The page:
Optimize Your Resume for Your Job Search
Are you happy in your job? The likelihood is that you’re not. In fact, a recent study showed that close to 60% of people do not feel they’re in a good job. And those are the people who are out there seeking something different.
If you’re currently looking for a new position, one of the most important tools in your arsenal is a great resume. But when was the last time you wrote or updated your resume? Is it ready for the digital job search? If not, here are some of the top tips to optimize your resume so you can see results.
Make It ATS Ready
Applicant tracking systems (ATS) are widely used by employers today. If you apply online through a job-search site, your resume is probably being uploaded into an ATS. Even if you email a resume directly to a person, there’s a good chance they’re entering it into an ATS as well. Employers use ATS to help them weed through the mass of resumes they receive. The idea is to make their job of completing that initial resume review more efficient. But there’s a problem:
Applicant tracking systems can create a resume black hole for job seekers.
This is how it typically works:
- You apply for a job using an online platform.
- That resume-along with everyone else’s-gets downloaded into the employer’s ATS.
- An HR rep, or the hiring manager, pulls up the ATS and types in the keywords they want on a resume.
- They might pull the first 10–15 resumes that pop up with those keywords, at which time they complete a visual review.
The deck is stacked against you when it comes to applying online. And since that is the preferred method by seemingly 99% of employers as we enter 2020, you must ensure that you optimize your resume for ATS.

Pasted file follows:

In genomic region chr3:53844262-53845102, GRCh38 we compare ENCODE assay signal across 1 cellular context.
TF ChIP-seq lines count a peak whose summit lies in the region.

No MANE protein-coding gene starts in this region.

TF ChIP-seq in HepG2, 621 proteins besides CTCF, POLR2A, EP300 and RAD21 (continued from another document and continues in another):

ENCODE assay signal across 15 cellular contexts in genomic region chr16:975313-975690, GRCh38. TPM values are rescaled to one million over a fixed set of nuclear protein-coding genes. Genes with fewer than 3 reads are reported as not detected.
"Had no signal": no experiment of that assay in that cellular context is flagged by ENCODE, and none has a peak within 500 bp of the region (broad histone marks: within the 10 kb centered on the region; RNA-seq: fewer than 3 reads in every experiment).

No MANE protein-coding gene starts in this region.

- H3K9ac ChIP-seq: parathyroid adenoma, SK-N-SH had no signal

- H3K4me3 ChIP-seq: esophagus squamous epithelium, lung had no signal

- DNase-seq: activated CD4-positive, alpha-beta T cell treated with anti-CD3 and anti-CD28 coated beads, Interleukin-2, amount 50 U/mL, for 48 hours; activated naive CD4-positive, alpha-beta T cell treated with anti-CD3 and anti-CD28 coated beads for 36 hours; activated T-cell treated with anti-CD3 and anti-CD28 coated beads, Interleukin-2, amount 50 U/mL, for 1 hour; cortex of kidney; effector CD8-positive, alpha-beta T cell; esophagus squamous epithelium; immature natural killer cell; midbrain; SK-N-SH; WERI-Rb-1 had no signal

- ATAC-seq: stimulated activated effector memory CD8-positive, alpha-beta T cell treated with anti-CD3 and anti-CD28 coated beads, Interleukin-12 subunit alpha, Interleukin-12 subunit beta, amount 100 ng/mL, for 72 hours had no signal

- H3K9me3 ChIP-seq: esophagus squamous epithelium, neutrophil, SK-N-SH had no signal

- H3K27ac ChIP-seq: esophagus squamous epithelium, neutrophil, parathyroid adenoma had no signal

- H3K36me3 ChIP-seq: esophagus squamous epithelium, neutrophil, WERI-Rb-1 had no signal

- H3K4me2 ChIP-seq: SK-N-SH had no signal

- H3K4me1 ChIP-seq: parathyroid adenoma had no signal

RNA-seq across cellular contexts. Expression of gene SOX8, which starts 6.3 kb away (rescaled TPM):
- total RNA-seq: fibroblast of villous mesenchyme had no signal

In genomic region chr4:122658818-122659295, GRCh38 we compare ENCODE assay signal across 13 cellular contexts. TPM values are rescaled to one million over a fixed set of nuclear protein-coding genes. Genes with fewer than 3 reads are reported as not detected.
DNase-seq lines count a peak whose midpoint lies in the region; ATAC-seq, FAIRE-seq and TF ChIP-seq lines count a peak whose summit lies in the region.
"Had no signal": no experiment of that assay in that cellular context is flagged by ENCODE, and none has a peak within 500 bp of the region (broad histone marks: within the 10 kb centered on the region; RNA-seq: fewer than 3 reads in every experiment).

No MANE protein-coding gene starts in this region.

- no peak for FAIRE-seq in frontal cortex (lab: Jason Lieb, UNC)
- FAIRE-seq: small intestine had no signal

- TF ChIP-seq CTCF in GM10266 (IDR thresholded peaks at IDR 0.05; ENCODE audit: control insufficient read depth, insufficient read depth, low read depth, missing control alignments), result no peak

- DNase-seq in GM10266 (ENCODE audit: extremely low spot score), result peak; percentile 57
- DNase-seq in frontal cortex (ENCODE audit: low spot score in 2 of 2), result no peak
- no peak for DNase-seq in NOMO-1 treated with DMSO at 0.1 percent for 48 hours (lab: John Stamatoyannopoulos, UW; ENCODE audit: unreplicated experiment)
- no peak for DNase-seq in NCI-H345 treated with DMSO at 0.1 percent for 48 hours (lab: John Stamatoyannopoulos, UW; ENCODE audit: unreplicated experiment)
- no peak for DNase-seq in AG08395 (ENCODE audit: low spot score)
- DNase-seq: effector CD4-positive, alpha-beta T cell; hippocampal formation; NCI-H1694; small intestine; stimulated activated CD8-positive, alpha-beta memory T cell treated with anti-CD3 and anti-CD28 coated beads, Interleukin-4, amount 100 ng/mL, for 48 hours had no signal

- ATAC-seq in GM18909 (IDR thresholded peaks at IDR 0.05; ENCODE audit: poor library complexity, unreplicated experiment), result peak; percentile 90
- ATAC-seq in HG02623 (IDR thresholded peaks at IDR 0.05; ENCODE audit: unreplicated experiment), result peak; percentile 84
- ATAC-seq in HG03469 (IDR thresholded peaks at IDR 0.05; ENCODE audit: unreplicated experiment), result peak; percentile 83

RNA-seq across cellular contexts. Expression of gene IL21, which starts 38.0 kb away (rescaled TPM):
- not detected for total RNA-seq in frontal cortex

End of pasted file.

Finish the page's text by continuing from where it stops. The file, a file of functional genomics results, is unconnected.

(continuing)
These are the steps to take:
1. Remove Formatting and Colors
While some of the newer ATS can scan images, text boxes, tables, and graphs, many of them cannot. This is definitely a case where you want to be in line with the lowest common denominator.
If you have any colors or specific formatting (other than bolding or underlining), to optimize your resume for ATS, remove that.
The only exception is the header on the second page. Typically, ATS cannot read headers, but you want your name and contact information to be on the second page. To remedy this, put your contact information in the body of the document on the first page and add it in the header on the second. That way, it’s still there for a visual check and when printed, but it won’t muddy the waters when it’s scanned (which often messes up the format anyway).
2. Choose Simple Fonts
When it comes to creating an ATS-ready resume, fonts do matter. The most accepted font these days is Calibri, which is the default on MS Word. Start with a 12-point font, and never go smaller than 11.
Keep your margins at 1" when possible. Need more space? Move down to .75" or, if really needed, .5". The rule of thumb is to fill at least half of the second page, if you have enough to warrant two pages. Otherwise, adjust margins and font size to get everything to fit on one page.